Any new Porsche model is bound to be met with considerable attention and not a little enthusiasm, but few are likely to be greeted with the anticipatory fervour that the Porsche Cayman generates.
The first generation quickly became a benchmark – not just for its compelling, forgiving and beautifully resolved mid-engined handling, but also for the obvious completeness of the product around it, and its comparative affordability.
Introduced in 2005 as the covered-over version of the Boxster, the original Cayman came with either a 3.4 or 2.7-litre straight six. A facelift in 2009 replaced the 2.7 with a 2.9, and the more powerful Cayman R was introduced to universal acclaim in 2011.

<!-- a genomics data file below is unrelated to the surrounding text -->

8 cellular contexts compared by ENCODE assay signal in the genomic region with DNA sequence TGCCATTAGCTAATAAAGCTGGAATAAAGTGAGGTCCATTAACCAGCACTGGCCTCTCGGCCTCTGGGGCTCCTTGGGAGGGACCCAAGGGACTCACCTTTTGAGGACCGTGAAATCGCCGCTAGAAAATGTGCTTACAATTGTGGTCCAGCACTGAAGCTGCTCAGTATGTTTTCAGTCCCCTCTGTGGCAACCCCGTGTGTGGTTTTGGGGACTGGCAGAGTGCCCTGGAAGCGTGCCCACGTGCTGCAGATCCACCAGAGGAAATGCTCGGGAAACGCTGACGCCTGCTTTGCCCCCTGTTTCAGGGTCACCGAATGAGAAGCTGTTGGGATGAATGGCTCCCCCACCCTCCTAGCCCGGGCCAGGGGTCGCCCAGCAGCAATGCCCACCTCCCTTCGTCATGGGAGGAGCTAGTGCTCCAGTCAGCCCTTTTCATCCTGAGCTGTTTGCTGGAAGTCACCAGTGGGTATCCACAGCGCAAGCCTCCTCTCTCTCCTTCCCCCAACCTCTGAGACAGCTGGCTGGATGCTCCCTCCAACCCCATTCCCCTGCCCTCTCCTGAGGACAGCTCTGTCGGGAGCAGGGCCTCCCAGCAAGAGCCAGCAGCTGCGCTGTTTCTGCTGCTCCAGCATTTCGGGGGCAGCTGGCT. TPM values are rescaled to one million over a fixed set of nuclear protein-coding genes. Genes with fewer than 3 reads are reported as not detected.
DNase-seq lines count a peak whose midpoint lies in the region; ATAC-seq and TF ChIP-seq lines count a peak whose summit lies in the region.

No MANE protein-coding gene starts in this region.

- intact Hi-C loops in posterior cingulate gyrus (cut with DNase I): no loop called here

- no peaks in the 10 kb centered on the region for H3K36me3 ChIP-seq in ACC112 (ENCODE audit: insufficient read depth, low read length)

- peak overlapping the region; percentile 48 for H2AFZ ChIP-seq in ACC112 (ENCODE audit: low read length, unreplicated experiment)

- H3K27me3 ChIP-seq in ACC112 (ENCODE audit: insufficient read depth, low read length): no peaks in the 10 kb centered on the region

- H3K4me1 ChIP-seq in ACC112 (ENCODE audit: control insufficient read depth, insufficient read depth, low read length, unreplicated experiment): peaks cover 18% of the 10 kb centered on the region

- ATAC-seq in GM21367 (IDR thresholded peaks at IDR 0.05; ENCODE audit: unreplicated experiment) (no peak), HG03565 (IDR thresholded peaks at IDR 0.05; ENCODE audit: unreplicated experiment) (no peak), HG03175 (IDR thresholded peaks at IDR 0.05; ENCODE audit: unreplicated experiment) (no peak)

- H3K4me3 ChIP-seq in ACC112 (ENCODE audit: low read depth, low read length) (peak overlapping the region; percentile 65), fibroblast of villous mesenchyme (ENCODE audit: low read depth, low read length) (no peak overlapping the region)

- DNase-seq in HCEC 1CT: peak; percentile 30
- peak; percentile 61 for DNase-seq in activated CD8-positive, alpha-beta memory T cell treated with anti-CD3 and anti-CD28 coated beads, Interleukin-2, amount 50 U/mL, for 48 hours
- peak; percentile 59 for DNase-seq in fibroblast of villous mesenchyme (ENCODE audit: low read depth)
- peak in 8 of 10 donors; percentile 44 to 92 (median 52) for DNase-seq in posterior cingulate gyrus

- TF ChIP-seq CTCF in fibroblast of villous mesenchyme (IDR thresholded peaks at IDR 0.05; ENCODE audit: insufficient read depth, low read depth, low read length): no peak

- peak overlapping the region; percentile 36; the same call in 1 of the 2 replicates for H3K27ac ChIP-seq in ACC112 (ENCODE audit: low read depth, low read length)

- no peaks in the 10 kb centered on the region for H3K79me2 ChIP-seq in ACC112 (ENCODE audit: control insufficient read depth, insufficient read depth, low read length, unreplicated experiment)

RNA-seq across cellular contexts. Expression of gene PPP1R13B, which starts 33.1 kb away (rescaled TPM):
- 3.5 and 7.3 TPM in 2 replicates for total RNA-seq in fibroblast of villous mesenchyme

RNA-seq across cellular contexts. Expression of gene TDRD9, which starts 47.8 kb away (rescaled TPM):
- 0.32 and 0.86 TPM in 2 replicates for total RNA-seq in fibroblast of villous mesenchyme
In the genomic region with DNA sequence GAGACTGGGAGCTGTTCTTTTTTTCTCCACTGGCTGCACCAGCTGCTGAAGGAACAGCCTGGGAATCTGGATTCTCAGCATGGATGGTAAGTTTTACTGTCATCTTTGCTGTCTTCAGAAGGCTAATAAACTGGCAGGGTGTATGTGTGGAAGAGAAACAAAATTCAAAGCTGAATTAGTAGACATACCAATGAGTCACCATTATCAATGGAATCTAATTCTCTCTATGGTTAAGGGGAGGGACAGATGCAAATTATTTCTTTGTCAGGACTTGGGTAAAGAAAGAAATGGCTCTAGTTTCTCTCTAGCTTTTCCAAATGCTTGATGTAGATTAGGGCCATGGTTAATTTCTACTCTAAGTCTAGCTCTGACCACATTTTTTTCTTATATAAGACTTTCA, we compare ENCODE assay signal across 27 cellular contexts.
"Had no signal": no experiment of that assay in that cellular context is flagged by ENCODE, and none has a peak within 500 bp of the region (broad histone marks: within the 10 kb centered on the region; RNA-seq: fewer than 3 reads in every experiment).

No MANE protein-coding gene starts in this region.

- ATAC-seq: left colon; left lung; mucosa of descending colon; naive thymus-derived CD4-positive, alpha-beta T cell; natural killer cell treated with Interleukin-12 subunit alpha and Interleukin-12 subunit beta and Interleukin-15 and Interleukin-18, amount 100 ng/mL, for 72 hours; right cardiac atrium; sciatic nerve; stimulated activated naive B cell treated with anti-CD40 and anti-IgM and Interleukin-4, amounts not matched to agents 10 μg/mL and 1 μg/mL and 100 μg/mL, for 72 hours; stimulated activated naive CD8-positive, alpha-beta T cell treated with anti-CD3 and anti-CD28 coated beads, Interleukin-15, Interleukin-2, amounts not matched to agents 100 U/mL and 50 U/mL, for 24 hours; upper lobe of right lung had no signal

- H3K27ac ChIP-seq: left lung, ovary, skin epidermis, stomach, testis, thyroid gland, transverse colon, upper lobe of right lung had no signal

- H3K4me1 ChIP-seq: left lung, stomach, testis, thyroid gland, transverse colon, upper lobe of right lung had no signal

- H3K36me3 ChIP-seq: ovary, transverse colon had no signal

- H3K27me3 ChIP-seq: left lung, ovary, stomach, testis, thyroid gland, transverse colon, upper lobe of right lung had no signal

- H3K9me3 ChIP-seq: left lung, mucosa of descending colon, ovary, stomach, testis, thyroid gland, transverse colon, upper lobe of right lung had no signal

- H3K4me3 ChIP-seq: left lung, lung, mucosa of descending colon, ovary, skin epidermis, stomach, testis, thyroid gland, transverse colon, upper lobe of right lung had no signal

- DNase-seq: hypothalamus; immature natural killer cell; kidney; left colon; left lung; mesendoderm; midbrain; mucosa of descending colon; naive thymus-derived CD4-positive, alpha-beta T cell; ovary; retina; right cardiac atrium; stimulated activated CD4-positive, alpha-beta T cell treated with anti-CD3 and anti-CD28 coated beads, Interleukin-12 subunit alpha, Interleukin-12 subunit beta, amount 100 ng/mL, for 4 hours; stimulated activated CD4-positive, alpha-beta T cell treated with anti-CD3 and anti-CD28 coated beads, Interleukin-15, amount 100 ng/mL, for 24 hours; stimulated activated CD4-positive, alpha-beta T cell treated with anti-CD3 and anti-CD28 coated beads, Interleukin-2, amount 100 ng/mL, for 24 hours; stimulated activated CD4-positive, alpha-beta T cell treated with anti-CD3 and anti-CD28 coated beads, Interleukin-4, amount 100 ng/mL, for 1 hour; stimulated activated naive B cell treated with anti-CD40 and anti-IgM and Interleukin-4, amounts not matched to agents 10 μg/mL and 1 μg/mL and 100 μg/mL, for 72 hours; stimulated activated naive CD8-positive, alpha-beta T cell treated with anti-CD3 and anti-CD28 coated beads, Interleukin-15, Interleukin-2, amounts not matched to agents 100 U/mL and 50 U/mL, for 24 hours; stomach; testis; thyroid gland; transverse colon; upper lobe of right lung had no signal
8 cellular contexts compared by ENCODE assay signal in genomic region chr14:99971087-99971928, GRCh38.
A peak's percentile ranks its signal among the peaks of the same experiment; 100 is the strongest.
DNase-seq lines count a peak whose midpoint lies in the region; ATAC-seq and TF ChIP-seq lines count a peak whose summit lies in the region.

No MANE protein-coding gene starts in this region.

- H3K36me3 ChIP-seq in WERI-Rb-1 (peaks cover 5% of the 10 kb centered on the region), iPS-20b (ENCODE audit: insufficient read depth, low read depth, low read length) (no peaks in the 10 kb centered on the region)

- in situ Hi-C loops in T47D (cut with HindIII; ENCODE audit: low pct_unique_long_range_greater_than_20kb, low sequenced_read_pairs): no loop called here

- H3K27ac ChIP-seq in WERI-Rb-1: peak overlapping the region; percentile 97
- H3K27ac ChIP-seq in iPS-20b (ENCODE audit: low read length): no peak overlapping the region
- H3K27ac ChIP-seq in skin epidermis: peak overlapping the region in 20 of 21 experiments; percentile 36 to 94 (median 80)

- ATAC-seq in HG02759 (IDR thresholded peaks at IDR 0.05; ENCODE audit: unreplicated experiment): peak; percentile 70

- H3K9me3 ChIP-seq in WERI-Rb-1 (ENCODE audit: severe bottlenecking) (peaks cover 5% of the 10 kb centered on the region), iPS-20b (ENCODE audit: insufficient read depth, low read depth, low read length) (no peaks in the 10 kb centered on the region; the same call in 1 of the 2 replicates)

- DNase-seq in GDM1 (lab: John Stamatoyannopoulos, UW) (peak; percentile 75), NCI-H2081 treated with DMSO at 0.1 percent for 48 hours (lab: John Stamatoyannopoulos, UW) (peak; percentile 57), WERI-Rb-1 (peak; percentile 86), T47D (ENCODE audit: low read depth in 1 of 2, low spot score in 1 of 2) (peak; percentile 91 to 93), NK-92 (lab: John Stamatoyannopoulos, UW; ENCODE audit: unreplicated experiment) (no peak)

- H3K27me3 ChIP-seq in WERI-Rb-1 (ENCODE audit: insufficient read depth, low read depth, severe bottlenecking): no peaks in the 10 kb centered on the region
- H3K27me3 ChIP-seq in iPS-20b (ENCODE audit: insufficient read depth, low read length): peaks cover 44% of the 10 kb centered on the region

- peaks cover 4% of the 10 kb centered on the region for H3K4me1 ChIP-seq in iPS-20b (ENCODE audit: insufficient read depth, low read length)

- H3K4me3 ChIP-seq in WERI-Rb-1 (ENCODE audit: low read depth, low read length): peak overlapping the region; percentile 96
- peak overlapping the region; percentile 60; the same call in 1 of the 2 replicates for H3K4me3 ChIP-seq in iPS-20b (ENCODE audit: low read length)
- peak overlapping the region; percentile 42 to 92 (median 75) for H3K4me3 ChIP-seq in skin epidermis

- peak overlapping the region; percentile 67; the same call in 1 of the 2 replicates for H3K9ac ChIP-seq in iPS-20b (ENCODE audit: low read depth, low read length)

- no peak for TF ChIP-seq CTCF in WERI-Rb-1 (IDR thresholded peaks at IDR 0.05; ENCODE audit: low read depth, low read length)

When launched, the question that it gently prompted – why would you buy a 911? – turned into a detailed and convincing thesis by the end of the car’s life cycle. Porsche recognised most clearly of all, thus ensuring, figuratively at least, that the Cayman couldn’t outgun its notional better.